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Trip Report INCAS DEL PERU

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We took their 4 day tour from Lima to Huancayo on "the Historical Highest Train in the World" in October, 2013. It was a fantastic trip. Day 1 is a train ride over the Andes (nearly 16,000 feet high); days 2 and 3 are tours of the Mantara Valley around Huancayo; and day 4 is a return train to Lima.

The train was quite an adventure. The line was built at the end of the 19'th century and only recently refurbished, so everything is very old and prone to breakdown. It is also SLOW, in many places painfully so. We took 15 hours to cover 332 km (206 miles), so this is an average of under 14 mph. But the scenery is spectacular, and well worth the time. My only suggestion would be to consider combining this so as to avoid the trip back to Lima, as it is much less interesting the second time. In Huancayo we spent day 2 on an "Artisan Circuit", visiting many out-of-the-way craft shops and seeing how souvenirs are actually made, in many cases on original, antique equipment. Day 3, the "Historic Circuit" included visits to local archeological ruins, some requiring considerable hiking to reach. Both days included lunch at a local farm. Our "group" consisted of only 3 people (us and 1 other), so we had excellent personalized service from both guides. We also each received a dinner coupon in Huancayo; it was so substantial that my suggestion would be for two people to split a single dinner, and then go back again the second night.

The return train trip started out relatively boring but fortunately we both had ample reading material. However, after an hour or so the engine broke down, and there were no more spare locomotives. (We had gone through at least 3 on the out-bound trip.) We were stranded for three or four hours, before they finally procured busses and escorted us all off the train. It was afternoon before we were finally underway. Fortunately the highway paralleled the railroad track, so we followed the same route back. We could even count the switchbacks and tunnels from the bus, much as we had done while riding the train 3 days earlier. And, even though we sat in the train nearly 4 hours, the bus was so much faster that we arrived back in Lima at roughly the same time as we would have had the train run the entire distance.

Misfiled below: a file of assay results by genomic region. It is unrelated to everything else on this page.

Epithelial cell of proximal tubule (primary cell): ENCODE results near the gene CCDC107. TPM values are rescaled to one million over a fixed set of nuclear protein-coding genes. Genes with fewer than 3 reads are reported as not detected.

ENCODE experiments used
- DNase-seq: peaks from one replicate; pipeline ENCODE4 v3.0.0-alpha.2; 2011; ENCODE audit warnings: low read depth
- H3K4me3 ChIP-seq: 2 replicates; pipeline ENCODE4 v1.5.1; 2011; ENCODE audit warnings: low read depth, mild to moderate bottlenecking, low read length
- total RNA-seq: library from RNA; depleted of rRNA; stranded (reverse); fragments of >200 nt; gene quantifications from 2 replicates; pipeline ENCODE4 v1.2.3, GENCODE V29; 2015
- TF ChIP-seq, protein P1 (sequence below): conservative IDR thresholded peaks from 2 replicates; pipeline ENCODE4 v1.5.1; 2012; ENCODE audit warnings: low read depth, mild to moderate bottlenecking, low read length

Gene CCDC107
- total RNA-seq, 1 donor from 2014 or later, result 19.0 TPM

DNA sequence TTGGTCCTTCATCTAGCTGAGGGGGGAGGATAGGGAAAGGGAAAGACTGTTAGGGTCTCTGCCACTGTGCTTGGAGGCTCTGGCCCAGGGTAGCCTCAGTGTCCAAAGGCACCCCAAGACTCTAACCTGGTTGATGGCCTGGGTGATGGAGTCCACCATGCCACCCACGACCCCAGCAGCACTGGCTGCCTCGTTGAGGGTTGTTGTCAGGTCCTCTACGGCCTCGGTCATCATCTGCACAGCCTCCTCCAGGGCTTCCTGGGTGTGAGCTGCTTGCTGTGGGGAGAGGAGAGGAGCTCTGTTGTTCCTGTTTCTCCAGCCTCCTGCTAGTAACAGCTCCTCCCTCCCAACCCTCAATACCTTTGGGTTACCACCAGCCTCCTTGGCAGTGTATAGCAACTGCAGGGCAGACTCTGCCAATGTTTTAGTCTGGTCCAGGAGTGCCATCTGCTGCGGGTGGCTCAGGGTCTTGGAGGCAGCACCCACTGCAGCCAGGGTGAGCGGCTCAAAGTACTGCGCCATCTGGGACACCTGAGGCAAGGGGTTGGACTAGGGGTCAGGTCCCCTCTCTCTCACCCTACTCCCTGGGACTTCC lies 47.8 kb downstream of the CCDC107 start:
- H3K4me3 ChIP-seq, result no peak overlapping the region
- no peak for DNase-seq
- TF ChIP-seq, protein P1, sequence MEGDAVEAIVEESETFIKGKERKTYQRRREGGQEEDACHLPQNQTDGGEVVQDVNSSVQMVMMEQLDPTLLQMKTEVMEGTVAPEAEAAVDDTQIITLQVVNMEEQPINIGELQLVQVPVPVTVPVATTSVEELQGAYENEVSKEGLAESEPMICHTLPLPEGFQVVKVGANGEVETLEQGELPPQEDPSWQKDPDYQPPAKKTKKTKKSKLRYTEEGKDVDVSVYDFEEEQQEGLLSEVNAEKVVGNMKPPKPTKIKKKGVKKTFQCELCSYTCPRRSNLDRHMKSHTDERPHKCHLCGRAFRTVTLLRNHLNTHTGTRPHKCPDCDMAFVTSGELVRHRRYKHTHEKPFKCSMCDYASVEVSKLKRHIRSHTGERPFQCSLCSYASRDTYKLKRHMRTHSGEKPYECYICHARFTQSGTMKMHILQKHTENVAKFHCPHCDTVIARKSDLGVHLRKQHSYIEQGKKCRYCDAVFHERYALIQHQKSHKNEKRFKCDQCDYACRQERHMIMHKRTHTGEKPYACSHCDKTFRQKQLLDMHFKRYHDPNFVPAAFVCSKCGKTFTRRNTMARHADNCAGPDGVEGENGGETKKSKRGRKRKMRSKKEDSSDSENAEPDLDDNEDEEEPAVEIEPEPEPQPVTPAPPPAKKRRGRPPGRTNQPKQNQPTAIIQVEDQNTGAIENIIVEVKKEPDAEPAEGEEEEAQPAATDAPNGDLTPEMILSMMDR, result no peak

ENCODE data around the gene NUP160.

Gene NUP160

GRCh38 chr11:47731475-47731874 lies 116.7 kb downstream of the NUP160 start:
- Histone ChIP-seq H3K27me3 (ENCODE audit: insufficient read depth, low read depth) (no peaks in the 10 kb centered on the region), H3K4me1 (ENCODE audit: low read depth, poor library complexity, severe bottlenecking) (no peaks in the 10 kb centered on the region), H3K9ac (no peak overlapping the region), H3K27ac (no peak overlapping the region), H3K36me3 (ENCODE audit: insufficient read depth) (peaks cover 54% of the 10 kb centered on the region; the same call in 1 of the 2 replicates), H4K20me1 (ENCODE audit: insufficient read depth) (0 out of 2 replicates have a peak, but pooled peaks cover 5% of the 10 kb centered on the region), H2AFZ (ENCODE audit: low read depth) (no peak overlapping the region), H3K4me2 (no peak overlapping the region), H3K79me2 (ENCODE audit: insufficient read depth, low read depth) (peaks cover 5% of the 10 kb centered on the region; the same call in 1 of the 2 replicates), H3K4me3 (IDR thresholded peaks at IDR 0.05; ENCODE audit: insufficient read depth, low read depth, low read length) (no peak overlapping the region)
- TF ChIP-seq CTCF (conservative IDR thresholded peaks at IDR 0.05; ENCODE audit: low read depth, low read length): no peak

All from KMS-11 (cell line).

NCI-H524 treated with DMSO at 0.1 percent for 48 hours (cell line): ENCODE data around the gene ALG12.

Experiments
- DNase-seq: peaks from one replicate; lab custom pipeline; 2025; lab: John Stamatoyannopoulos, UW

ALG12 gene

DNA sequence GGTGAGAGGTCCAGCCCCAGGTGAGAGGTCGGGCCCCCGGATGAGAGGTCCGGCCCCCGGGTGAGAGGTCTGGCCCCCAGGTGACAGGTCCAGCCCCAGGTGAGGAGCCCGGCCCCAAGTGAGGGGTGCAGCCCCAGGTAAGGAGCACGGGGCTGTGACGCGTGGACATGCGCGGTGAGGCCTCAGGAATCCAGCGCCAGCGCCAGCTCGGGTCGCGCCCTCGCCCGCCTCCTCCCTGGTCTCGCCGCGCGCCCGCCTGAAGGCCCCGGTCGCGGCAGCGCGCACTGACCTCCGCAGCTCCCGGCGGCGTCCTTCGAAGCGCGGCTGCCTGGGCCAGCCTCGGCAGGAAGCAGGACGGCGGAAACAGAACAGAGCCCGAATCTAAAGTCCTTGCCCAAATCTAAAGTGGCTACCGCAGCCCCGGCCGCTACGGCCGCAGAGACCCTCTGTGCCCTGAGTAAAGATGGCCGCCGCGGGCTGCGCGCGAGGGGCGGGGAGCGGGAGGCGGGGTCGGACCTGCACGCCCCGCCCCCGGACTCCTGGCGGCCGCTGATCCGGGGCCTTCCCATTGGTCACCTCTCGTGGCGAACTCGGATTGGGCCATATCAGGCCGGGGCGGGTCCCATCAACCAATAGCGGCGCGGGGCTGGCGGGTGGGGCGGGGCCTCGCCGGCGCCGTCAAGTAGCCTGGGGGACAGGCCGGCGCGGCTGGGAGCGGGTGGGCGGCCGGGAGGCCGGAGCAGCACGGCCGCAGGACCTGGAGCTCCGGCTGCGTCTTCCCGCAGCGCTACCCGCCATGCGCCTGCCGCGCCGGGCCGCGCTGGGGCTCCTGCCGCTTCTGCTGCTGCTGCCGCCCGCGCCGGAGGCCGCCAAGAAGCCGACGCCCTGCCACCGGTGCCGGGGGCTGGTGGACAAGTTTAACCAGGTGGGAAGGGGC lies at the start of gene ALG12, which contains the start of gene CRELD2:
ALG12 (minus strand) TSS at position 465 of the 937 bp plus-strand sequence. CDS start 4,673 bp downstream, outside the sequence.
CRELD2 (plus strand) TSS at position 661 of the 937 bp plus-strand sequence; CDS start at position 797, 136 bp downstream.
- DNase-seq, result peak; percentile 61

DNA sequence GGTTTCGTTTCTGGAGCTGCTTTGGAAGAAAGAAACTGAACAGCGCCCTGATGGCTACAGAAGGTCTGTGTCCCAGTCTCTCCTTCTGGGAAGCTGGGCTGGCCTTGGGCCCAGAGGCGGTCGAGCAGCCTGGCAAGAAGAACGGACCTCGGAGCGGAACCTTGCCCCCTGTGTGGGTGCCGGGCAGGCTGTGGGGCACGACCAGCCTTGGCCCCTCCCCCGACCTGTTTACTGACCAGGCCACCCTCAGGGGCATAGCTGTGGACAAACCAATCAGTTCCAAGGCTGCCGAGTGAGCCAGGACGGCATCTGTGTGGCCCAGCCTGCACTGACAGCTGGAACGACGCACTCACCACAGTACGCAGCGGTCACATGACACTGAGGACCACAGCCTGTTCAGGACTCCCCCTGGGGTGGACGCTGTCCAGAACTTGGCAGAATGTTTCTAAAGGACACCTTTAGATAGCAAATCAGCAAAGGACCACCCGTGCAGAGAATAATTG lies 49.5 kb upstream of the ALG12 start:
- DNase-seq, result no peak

In the confusion of the switch to busses several people had mentioned that we should be entitled to some refund; perhaps the difference between the train fare and the bus fare. I was unable to determine anything on board as almost no one spoke English, so after arriving home I started on the emails. I was quite surprised to receive over $100 a few months later; roughly double what I was expecting or felt we were entitled to.

If you are visiting Peru and can work this into your schedule, I highly recommend this tour. The train only runs once a month, so careful planning is required. Apparently the trip can be booked directly through the railroad; Incas del Peru is only one option, but we enjoyed their other services as well.

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